Cuyahoga River

Cuyahoga River
Cuyahoga River in the Valley

Sunday, December 4, 2011

Eat Pray Love -- It's all we need besides sleep

I admit that I was a bit put off by Elizabeth Gilbert’s Eat Pray Love at first. Her meandering writing style was not well crafted and that irritated me, as it does every time I read a New York Times bestseller and discover a writer can’t write. But she was a National Book Award Finalist for her book The Last American Man and received a New York Times notable book designation for Pilgrims, for her compelling voice, comic touch, and amazing ear fro dialogue. Harper’s Bazaar said “The heroes of Pilgrims . . . are everyday seekers.” Anne Lamott is quoted as saying it’s “A wonderful book, brilliant and personal, rich in spiritual insight.” And I love Anne so I started liking Gilbert. The New York Times said “If a more likable writer than Gilbert is currently in print, I haven’t found him or her . . . Gilbert’s prose is fueled by a mix of intelligence, wit, and colloquial exuberance that is close to irresistible.” The Los Angeles Times called the book “A mediation on love in its many forms—love of food, language, humanity, God, and most meaningful for Gilbert, love of self . . . Gilbert’s wry, unfettered account of her extraordinary journey lets even the most cynical reader dare to dream of someday finding God deep in a mediation cave in India, or, perhaps, over a transcendent piece of pizza.”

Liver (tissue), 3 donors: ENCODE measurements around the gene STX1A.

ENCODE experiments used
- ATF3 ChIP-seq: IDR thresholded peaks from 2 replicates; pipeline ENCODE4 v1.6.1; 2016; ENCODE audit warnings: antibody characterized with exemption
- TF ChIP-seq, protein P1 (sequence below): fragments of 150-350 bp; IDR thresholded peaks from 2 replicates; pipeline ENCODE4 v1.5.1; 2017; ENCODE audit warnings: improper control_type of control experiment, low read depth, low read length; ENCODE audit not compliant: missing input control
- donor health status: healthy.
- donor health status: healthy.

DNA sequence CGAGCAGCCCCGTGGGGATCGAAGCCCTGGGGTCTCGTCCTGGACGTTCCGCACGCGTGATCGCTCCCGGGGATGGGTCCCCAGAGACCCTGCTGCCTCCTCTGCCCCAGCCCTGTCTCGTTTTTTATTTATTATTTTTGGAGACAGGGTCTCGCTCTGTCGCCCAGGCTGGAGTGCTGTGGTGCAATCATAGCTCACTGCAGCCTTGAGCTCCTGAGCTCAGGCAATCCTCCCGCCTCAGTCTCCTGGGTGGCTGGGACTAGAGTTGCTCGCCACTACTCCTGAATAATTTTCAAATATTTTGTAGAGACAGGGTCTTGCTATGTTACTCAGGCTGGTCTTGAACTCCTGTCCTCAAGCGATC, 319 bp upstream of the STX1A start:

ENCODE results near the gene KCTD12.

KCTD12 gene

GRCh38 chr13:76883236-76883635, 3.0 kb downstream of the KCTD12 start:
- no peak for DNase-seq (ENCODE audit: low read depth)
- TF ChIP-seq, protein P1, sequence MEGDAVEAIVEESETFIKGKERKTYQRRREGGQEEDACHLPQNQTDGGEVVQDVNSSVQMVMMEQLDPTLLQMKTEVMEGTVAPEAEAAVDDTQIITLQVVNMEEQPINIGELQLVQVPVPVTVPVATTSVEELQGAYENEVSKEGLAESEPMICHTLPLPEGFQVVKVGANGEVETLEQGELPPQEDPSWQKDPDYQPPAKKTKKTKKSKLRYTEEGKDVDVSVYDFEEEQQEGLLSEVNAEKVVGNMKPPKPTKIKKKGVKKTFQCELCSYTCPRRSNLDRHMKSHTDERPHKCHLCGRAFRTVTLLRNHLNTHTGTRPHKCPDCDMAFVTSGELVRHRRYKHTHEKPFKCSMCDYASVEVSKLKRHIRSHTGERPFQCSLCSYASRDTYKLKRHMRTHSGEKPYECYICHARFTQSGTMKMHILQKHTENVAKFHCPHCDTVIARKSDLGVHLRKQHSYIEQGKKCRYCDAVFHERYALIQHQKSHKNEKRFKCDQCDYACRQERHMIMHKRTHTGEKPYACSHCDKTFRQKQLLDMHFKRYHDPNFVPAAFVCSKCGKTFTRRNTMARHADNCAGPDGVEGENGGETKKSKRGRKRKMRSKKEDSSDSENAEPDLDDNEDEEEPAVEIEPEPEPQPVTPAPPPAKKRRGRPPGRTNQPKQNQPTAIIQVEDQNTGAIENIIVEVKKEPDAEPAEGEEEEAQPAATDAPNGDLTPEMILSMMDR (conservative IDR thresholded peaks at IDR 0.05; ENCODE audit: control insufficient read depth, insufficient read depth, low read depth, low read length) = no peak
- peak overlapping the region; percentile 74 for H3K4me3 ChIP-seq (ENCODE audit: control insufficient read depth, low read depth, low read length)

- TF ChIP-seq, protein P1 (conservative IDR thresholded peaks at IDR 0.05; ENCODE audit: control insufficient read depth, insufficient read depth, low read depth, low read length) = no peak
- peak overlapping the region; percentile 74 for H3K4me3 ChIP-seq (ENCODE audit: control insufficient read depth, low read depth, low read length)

By the time she got to the Ashram in India, the writing was no longer a problem. I was so interested in her journey that I decided to structure a retreat around it, even though I hadn’t finished the book. I’m defending her here because last night I received an e-mail from someone who had a hard time with me using her book for a retreat, especially in the Methodist church, and he wanted me to stop. I wrote back with my honest experience of the book, and I woke this morning confident that what I’m doing is fine because the District Superintendent said it almost doesn’t matter what you offer the church membership if you get them in the door. The decline of Christianity in America is a fact, and churches need to learn how to deal with that.

The book inspired me to do a retreat based on Gilbert’s year of journeying. February 19, 2011, it came to be.

Interesting: People think your soul make is your perfect fit, and that’s what everyone wants. But a true soul mate is a mirror, the person who shows you everything that’s holding you back, the person who brings you to your own attention so you can change your life. You can’t live with a soul mate forever because it’s too painful. One thing I do know about intimacy is that there are certain natural laws which govern the sexual experience of two people, and that these laws cannot be budged any more than gravity can be negotiated with. To feel physically comfortable with someone else’s body is not a decision you can make It has very little to do with how two people think or act or talk or even look. The mysterious magnet is either there, buried somewhere deep behind the sternum, or it is not.”

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